The republican party has been
spending an average of over $96,
000,000 a year on the army of 78,-
782 men, and yet Inspector General
Darlington in his annual report de
clares that present conditions are
"the most fruitful source of profes
sional disease." In one department
nearly a third of the line officers
were absent from duty. One Inspec
tor points out a whole battalion of
artillery starting for the Philippine
service without a single field officer,
and one of the batteries commanded
by a second lieutenant of less than
two years' service.
This would seem to be a very ser
ious situation that may at any time
lead to disaster. That our army Is
far belojw mediocrity in marching ca
pacitythough well trained In the
use of the rifle, but the men and the
gun would be useless unless they can
be placed in position in time to be of
service is the opinion of Inspector
The great trouble seems to be the
detail of officers to other than their
regular duties, such as to teach mili
tary tactics at colleges and schools.
An army of 50,000 In first class con
dition is all that is necessary in these
times of peace and with the demo
crats controlling the next congress
there should be a thorough investiga
tion of the army and its reduction to
Illinois an Exception.
Illinois is conspicuous as a western
state where republican Insurgency has
found almost no footing, says the
Springfield Republican. "While In one
or two cases republican congressmen
have been defeated for renomination
because of their standpat affiliations,
the republican state convention was
easily dominated by Mr. Cannon and
his friends, and the president receiv
ed treatment notable for its friendly
regard and sympathetic support.
The condition of Illinois represents
singularities, if one considers Its cen
tral position In a group of states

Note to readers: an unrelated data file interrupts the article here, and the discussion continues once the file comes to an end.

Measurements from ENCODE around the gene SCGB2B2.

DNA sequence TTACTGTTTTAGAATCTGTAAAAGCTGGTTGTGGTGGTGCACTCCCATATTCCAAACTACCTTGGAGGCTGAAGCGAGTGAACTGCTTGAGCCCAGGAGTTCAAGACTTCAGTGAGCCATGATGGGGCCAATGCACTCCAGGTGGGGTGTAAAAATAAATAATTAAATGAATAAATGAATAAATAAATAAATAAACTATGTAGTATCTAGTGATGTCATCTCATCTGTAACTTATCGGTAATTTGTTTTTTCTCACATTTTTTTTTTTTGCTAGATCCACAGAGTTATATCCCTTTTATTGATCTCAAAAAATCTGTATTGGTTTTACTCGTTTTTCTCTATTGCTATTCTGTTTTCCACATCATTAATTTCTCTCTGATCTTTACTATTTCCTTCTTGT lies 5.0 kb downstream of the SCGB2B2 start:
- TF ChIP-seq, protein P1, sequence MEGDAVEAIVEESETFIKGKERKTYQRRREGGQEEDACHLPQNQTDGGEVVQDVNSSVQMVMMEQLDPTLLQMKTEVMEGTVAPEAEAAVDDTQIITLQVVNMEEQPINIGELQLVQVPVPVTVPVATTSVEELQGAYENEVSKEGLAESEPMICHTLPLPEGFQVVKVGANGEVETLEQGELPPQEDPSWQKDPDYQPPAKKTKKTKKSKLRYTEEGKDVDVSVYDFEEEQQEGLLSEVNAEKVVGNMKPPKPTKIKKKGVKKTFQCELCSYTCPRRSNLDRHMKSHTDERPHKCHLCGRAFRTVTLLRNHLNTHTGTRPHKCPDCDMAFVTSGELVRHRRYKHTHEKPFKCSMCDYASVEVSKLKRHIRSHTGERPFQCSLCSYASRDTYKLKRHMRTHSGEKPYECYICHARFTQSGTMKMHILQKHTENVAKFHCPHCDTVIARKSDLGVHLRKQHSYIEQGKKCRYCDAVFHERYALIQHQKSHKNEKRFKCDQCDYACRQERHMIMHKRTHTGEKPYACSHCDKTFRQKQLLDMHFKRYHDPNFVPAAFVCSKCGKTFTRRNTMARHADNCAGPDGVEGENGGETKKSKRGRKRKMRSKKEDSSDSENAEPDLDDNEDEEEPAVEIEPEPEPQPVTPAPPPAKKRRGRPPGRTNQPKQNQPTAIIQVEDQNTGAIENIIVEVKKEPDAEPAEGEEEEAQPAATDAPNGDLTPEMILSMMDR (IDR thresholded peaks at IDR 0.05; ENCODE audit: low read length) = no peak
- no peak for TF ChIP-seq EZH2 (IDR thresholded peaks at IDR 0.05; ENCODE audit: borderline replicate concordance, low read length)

where republican insurgency is ram
pant. Iowa, Minnesota, Wisconsin,
Michigan and Indiana are deeply in
fected with the ideas of Cummins, La
Follette, Townsend and Beverldge, and
every one of them has swung to the
insurgent standard. But Illinois seems
like a fortress of the old order, still
garrisoned by a defiant body of veter
ans who have been through many pol
FIELD OF LITERATURE
Lipplncott's. Magazine editors would
probably deny that they N concentrate
more thought and energy on one num
ber than another, yet the fact remains
that the autumn issues often seem
stronger than those which have imme
diately preceded them. Perhaps the
editors do this unconsciously just a3
folks in other walks of life take up
their burdens with renewed zest after
the relaxation of the summer season.
Lipplncott's Magazine is one of those
which open the fall campaign with es
pecially meritorious October numbers.
The complete novel long a feature of
this publication Is "The Riders of
Petersham," a stirring tale of the south
and its "night-riders," by Rupert Sar
gent Holland, author of "The Man in
the Tower." Though full of action and
dramatic scenes, there is a delightful
love interest running through the story.
We predict that it will prove one of the
most popular novelettes Lipplncott's
has ever brought out. A very striking
feature is "Thirty Years of Pencraft,:
What It Came to and What It Cost."
This paper, to be published in two
parts, in October and November, em